In the first method, an XSL stylesheet reference is added to the XML document by adding the line...

<?xml-stylesheet type="text/xsl" href="cdcatalog.xsl"?>

... at the top of the XML document below the namespace declaration.

<?xml version="1.0" encoding="ISO-8859-1"?>
<?xml-stylesheet type="text/xsl" href="cdcatalog.xsl"?>
<catalog>
    <cd>
        <id>1</id>
        <title>Empire Burlesque</title>
...

Now to display the XML file in the browser, simply pass its URL to the Navigate method of the browser object. If the XML file and XSL file are in the same directory as the executable, the following code should do the trick:

browser.Navigate(Application.StartupPath + "\\cdcatalog.xml");

The second method involves a little more work, but is far more extendable than the first one. We create an HTML file, in which we load the XML file and transform it with the XSL file by using JavaScript. The code to do it is as follows:

<html>
<body>

<script type="text/javascript">

// Load XML 
var xml = new ActiveXObject("Microsoft.XMLDOM")
xml.async = false
xml.load("cdcatalog.xml")

// Load XSL
var xsl = new ActiveXObject("Microsoft.XMLDOM")
xsl.async = false
xsl.load("cdcatalog.xsl")

// Transform
document.write(xml.transformNode(xsl))

</script>

</body>
</html>

By using this approach, the XML data in the file can be just a panel in the entire page. Multiple XML files and static content can be displayed on the page with great ease.

The sample demo uses this method to show the XML data.

Conclusion

The above implementation can be used to provide a very light UI in Windows applications. This is particularly of great advantage when the interaction is quite low, i.e. not many functions or events of control are used. Instead of creating or using UserControls to make applications look sleek, a WebBrowser can be used along with a well designed HTML page and XSL stylesheet to achieve the same.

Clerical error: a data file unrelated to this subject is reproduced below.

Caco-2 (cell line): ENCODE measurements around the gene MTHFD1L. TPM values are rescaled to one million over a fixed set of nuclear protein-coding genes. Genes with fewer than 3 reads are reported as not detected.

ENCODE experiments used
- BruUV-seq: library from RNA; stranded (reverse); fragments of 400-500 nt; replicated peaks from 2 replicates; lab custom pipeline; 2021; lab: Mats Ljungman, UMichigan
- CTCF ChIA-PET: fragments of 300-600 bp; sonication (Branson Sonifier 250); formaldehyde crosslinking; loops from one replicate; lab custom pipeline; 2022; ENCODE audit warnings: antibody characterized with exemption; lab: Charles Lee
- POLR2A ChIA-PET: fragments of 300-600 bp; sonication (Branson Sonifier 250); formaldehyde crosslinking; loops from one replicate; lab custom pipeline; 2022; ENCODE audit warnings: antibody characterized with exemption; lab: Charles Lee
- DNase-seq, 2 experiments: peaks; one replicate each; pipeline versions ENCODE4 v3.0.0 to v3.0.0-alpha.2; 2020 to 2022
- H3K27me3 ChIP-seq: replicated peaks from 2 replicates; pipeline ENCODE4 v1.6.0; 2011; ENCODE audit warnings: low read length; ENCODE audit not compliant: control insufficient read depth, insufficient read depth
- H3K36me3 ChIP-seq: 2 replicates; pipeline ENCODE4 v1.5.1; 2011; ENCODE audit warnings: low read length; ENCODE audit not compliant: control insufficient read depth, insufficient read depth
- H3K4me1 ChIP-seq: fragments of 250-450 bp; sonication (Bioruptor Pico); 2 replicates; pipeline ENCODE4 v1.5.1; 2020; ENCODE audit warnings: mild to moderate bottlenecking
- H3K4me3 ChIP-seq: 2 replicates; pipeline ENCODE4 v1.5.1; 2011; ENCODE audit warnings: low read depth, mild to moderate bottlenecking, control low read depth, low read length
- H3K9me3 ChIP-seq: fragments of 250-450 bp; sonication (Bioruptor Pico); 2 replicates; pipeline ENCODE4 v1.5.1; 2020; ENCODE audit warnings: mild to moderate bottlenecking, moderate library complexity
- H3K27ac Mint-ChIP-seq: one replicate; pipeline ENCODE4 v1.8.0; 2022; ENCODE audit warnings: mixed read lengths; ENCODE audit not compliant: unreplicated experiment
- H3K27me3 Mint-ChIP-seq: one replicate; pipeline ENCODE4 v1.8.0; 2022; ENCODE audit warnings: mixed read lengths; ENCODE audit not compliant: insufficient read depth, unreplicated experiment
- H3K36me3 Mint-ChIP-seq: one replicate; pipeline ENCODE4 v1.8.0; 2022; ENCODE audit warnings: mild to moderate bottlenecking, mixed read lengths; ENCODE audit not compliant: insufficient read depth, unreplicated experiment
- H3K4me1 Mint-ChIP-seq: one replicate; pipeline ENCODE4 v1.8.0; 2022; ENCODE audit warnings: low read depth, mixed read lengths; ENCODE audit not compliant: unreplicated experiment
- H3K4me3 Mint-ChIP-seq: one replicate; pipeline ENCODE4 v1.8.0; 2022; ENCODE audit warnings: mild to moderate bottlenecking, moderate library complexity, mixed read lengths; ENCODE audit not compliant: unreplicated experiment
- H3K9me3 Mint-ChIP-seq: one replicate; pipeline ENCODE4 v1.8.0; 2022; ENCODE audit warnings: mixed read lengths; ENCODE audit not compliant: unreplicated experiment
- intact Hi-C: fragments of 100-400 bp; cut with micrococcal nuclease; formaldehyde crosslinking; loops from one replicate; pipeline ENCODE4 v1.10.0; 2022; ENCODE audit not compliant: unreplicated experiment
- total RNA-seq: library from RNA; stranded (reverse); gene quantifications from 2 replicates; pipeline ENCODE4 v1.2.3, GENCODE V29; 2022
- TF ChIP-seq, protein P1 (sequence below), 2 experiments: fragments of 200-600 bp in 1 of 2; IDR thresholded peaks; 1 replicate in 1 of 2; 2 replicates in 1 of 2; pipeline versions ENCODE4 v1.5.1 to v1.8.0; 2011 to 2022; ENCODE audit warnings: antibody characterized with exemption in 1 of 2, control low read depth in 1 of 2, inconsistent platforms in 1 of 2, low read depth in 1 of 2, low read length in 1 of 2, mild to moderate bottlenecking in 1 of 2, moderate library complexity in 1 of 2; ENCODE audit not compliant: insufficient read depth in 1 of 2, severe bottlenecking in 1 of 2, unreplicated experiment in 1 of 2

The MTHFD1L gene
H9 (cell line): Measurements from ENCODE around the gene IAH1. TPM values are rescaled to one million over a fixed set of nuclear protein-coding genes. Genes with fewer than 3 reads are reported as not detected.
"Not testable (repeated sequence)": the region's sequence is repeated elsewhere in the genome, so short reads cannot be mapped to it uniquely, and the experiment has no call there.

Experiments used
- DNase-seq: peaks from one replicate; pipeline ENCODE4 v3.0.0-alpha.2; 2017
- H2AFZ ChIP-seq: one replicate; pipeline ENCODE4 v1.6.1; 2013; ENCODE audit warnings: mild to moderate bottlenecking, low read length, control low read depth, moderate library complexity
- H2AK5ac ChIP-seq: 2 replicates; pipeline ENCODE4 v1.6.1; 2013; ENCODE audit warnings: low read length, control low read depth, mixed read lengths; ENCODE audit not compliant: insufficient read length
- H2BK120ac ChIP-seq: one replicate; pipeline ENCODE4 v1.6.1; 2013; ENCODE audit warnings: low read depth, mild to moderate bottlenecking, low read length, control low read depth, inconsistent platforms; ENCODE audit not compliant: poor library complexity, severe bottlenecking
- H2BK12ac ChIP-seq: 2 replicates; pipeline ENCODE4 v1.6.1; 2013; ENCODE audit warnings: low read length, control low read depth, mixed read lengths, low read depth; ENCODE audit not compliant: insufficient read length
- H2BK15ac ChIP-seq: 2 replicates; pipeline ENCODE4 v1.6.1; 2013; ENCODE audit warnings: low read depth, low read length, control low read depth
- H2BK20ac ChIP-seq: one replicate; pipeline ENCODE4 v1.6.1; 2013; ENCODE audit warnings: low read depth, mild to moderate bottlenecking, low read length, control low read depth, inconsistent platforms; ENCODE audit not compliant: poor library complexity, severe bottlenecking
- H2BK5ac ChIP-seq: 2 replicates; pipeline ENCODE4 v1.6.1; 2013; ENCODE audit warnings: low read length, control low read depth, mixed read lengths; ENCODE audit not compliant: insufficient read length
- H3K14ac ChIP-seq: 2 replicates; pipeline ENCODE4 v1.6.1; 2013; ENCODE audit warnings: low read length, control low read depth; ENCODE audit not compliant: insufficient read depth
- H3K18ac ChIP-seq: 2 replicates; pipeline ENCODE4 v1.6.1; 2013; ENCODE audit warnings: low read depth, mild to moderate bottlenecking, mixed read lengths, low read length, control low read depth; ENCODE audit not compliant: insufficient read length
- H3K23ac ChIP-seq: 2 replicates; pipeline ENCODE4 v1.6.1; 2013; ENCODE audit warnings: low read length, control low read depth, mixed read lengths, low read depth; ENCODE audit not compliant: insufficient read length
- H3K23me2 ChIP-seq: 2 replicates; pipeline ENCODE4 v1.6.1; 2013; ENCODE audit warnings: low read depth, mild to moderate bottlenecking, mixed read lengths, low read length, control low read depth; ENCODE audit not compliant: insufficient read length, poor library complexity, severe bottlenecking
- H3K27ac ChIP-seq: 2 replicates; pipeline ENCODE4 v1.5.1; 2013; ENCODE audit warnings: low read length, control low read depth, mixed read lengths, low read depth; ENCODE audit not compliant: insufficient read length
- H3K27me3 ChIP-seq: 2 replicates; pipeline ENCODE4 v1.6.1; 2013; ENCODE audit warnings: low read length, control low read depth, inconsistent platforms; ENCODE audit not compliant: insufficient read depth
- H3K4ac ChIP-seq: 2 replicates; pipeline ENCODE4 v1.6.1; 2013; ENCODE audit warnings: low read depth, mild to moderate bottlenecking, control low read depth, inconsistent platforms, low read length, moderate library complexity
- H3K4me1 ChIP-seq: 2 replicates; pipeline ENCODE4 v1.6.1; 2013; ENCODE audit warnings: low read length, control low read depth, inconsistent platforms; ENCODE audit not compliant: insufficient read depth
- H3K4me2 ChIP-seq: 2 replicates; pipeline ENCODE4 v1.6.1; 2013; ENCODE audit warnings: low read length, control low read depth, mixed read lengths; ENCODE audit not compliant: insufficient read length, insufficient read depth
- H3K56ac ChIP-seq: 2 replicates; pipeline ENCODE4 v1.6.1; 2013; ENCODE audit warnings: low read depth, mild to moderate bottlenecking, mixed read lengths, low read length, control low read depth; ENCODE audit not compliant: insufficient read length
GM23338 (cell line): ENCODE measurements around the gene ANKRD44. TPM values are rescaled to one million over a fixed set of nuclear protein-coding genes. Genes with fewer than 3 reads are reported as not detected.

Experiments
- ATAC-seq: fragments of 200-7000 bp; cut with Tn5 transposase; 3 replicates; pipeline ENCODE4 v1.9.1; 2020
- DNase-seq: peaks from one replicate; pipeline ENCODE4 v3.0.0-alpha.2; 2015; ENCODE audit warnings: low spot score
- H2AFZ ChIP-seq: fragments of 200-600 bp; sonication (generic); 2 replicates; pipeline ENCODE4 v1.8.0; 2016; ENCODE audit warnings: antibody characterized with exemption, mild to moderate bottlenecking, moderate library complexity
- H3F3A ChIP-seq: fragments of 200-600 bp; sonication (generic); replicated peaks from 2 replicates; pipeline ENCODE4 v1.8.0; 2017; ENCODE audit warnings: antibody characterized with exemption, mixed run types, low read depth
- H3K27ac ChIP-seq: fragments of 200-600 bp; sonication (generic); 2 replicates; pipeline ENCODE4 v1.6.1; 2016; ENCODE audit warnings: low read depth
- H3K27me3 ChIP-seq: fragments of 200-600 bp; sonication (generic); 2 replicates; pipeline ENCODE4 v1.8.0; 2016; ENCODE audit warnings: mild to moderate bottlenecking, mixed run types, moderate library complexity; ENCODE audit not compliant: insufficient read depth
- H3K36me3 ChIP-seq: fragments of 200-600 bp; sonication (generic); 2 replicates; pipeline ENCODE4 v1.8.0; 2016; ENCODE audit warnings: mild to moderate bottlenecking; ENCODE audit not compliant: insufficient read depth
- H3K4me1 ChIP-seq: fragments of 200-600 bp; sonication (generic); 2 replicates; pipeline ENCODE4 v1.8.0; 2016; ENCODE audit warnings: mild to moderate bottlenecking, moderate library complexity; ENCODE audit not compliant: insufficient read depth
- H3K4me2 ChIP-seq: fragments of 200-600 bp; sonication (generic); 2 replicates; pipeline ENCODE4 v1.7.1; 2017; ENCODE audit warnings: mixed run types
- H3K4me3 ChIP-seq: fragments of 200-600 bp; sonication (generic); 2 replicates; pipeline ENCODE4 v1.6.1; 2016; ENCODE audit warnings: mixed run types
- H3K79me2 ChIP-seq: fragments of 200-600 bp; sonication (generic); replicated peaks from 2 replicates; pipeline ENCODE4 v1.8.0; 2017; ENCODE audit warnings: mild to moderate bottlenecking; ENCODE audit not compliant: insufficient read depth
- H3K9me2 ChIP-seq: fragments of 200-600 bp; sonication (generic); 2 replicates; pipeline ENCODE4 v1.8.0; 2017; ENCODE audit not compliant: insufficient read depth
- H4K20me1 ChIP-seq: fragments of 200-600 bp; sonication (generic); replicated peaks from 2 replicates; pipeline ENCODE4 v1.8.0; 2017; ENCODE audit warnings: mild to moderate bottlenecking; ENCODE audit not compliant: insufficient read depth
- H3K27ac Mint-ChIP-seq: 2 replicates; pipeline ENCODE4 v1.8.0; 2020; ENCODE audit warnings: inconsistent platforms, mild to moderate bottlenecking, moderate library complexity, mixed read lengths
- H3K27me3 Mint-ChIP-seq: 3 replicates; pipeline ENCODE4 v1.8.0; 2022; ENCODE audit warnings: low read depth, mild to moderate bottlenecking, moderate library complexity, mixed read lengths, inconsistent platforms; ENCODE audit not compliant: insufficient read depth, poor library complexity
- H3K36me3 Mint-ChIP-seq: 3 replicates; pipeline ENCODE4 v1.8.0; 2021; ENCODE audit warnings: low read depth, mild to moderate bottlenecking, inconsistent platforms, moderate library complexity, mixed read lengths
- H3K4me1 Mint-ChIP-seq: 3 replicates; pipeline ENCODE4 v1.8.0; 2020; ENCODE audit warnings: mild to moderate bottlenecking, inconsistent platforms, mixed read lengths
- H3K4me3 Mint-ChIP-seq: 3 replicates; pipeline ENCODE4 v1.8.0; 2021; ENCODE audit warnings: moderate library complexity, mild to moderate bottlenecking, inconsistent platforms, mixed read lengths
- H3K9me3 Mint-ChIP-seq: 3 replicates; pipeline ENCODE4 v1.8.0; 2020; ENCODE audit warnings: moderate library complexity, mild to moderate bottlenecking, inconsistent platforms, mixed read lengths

History

  • 20th June, 2006: Initial post

License

This article, along with any associated source code and files, is licensed under The Code Project Open License (CPOL)

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About the Author

vikashparida

India India
I am currently working with D. E. Shaw and Co. in Hyderabad. I completed my B.Tech. at Indian Institute of Technology, Kharagpur majoring in Manufacturing Science and Engineering.
 
I am a really hardcore gamer and play all sorts of computer games. I love to watch and play football.

Comments and Discussions

 
GeneralWEB BROWSER DATA Pinmembershanmugam_1323-Sep-09 21:25 
GeneralRe: WEB BROWSER DATA Pinmembervikashparida24-Sep-09 7:38 
GeneralJust what i needed Pinmemberthylux11-Sep-09 5:38 
GeneralDeploy solution Pinmembernivler27-Jun-06 10:08 
GeneralRe: Deploy solution Pinmembervikashparida27-Jun-06 11:06 
QuestionHeavy and Light UI's ? PinmemberBillWoodruff25-Jun-06 21:02 
GeneralQuestion [modified] Pinmembermenenedezpoo21-Jun-06 6:13 
GeneralRe: Question Pinmembervikashparida21-Jun-06 11:23 
GeneralGreat Tip Pinmembermenenedezpoo21-Jun-06 3:18 
QuestionLink ??? Pinmemberfwsouthern20-Jun-06 16:42 
AnswerRe: Link ??? Pinmembervikashparida21-Jun-06 4:56